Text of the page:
Citytalk #28 Mike Lee, Mayor of Appsterdam

A mutual friend suggested to me to meet up with Mike Lee (35 years old) and have a Citytalk with him about Amsterdam and his movement “Appsterdam”. Before our actual interview, I met Mike Lee at a D66 discussion evening about the 24/7-economy.

And we both were jury members at the Startup Weekend, organized by Don Ritzen, also interviewed in the Citytalk-series. Mike Lee came from San Francisco to Amsterdam and has been building the Appsterdam movement since coming here. He has worked in every segment of the app-making industry, from indies to start-ups, but also for a company like Apple. His goal with Appsterdam is to make the city the best place in the world to be an App Maker.



“If you want to make movies, you go to Hollywood. If you want to make apps, come to Appsterdam!”



Building Appsterdam

Creating the world’s most advanced infrastructure for App Makers, that’s what Appsterdam is about. “Phase one was all about building and organizing; that happened this summer. Now that we're set up to receive, we're expecting the steady stream of App Makers making their way to the city to become a torrent.”

But the first results of Appsterdam are already here: “People have come! Whether it be people visiting over here or moving and staying. Our biggest coup has been to get the Big Nerd Ranch to Amsterdam. Aaron Hillegass is the driving force behind this; he’s the guy who was the first trainer in Apple technology and many of the best App Makers on the platform have learned from his books and training courses. Now the Big Nerd Ranch is coming to Amsterdam. That is because of Appsterdam. People go where the jobs are, but the jobs go where the people are. You have to bring people together here in Amsterdam.“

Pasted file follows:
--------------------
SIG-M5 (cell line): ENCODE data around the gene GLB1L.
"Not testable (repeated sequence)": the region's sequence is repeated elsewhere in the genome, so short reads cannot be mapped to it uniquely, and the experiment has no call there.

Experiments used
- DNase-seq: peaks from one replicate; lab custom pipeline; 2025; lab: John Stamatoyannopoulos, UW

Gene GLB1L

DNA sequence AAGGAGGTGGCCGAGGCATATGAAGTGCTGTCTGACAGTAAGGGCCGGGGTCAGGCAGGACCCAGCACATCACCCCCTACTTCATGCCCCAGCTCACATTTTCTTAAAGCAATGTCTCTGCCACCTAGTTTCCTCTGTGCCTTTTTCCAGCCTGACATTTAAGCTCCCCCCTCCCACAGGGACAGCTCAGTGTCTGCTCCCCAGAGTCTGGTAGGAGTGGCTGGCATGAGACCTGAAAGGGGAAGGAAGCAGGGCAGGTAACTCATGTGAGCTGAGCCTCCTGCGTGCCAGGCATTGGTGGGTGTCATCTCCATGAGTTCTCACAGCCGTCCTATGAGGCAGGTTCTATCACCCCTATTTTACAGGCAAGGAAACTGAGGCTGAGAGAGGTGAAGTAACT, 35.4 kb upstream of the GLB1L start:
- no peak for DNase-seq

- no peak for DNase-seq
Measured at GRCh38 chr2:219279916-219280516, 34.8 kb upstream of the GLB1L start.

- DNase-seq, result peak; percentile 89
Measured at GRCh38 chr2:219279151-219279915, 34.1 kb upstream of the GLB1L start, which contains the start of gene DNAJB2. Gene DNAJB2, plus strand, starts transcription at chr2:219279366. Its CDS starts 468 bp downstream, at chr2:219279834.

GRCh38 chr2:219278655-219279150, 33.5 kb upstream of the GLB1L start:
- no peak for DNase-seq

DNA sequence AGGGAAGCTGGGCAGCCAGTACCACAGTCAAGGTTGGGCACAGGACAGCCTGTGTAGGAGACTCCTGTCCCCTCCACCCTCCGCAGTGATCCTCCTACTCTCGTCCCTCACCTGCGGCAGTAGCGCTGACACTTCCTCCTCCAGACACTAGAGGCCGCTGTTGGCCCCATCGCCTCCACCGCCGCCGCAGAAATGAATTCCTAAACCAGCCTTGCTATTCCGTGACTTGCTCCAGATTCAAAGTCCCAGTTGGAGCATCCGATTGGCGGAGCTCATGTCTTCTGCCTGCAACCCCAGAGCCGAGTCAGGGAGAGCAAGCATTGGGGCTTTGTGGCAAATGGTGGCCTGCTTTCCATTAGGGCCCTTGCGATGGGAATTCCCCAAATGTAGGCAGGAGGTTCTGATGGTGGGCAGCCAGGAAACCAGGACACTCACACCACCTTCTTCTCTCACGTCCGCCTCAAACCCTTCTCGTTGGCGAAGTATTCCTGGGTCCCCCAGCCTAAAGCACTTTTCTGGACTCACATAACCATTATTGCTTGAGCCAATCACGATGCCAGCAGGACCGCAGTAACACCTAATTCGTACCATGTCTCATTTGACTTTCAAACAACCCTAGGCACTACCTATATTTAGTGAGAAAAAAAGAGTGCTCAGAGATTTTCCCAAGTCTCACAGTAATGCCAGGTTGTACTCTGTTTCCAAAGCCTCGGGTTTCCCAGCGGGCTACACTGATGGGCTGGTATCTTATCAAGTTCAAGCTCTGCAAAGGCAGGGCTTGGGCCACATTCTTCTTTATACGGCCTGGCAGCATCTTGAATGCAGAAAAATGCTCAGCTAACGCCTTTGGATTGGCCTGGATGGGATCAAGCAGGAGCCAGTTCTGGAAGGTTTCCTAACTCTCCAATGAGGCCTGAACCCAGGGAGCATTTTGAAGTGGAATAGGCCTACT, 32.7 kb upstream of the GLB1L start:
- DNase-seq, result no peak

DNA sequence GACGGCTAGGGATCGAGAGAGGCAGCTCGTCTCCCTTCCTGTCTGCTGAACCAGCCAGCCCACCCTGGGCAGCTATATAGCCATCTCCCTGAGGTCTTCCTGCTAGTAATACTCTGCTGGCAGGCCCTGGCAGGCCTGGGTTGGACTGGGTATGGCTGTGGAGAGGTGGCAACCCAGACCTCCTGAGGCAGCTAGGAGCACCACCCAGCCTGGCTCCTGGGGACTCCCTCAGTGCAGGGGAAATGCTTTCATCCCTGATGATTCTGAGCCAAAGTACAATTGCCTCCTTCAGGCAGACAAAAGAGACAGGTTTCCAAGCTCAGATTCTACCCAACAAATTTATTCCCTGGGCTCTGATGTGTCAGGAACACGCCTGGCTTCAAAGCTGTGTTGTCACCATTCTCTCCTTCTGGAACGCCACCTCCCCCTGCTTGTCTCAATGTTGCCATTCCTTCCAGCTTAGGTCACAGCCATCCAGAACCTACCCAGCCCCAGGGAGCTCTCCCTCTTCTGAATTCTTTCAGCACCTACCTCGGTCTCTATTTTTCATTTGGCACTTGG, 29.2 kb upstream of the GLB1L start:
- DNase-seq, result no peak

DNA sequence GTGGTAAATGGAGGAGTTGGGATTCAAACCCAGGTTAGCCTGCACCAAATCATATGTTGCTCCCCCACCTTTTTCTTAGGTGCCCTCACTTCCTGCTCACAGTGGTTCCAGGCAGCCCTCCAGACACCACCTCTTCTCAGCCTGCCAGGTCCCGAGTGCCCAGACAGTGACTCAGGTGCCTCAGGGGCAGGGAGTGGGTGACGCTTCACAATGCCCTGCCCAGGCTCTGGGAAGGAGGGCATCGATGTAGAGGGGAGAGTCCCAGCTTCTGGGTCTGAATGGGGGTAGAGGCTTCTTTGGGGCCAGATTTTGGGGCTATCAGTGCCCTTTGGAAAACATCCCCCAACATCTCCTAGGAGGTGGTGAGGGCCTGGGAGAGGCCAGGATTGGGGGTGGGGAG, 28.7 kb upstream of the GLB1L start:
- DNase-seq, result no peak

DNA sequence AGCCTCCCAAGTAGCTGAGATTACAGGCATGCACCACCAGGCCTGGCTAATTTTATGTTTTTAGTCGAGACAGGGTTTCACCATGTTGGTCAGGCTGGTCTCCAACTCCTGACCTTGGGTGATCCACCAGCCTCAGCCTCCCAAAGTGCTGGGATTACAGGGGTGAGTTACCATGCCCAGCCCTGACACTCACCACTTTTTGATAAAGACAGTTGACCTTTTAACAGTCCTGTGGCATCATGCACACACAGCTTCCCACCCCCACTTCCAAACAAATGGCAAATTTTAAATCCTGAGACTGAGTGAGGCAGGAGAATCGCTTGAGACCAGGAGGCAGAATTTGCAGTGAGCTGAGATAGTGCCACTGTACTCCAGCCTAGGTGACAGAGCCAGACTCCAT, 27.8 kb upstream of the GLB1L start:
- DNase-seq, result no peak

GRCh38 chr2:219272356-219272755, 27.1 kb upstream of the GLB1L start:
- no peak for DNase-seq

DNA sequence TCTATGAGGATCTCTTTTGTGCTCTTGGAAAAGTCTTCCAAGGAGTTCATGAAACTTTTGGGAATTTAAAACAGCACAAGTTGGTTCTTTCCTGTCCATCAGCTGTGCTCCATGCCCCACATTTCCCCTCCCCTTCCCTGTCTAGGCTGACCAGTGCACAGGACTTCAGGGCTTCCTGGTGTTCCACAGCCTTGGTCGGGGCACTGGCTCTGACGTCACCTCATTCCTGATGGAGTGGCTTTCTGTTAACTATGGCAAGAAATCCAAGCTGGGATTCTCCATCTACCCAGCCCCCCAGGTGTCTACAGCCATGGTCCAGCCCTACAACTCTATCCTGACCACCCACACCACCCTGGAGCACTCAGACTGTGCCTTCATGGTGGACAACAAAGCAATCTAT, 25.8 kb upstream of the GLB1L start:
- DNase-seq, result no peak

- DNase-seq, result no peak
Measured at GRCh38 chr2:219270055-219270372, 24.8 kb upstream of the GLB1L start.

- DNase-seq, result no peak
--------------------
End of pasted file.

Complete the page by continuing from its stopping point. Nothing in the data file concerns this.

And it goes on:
Attracting smart boys and girls

The past year the Mayor of Amsterdam, Eberhard van der Laan, has frequently mentioned his vision of “a new Golden Age for Amsterdam”, referring to the 17th century, when Amsterdam was the center of the world, trading globally and establishing the now world-renowned canals. One of the elements of this vision is that Amsterdam should attract the smart boys and girls of the world to Amsterdam. “That’s exactly what Appsterdam is about!”, Mike Lee states. “ I always say ‘If you want to make movies, you go to Hollywood. If you want to make apps, come to Appsterdam’. So we’re working hard at attracting these people to come over here. I notice people are fed up with the States and living there, you can see the creatives, the techies, the nerds, looking round for a better and nicer place to live and work. For all of them Amsterdam should be the number 1 place to come.“ We’re working on a meet-up between the two mayors of Amsterdam of Appsterdam so they can share their ideas.


So the mayors of Amsterdam and Appsterdam share the same goal, but what is necessary to become the most attractive place for all those smart and creative people? In Mike Lee’s opinion what’s missing in Amsterdam is affordable housing for the internationals. “We’re working on establishing a kind of landing pad for arriving App Makers until they can find their own housing, but the young, aspiring guys, they need a cheap place to live.”